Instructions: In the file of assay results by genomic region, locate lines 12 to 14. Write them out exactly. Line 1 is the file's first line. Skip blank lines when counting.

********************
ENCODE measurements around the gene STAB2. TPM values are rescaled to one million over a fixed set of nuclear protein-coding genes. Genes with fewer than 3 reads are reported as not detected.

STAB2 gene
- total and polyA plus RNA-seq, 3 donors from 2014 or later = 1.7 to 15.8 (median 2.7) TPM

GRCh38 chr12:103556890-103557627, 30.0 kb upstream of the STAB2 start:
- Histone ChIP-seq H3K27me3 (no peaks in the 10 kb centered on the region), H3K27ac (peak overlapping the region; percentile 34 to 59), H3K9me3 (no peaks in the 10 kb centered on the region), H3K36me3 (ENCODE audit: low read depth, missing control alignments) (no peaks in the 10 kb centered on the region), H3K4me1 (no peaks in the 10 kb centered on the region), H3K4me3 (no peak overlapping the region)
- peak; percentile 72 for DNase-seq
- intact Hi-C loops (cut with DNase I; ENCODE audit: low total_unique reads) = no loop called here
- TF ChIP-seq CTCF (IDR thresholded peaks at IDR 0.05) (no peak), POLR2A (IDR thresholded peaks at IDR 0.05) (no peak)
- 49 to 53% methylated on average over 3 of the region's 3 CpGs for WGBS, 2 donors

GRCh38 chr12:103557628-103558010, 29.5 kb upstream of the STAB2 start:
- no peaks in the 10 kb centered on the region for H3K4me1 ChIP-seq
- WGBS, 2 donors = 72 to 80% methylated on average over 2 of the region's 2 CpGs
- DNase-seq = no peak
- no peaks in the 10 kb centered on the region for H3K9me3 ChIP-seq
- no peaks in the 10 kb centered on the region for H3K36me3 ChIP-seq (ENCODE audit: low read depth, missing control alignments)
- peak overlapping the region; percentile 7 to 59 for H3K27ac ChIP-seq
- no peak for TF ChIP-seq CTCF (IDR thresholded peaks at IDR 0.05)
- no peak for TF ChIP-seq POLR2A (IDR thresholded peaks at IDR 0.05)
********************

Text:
- WGBS, 2 donors = 72 to 80% methylated on average over 2 of the region's 2 CpGs
- DNase-seq = no peak
- no peaks in the 10 kb centered on the region for H3K9me3 ChIP-seq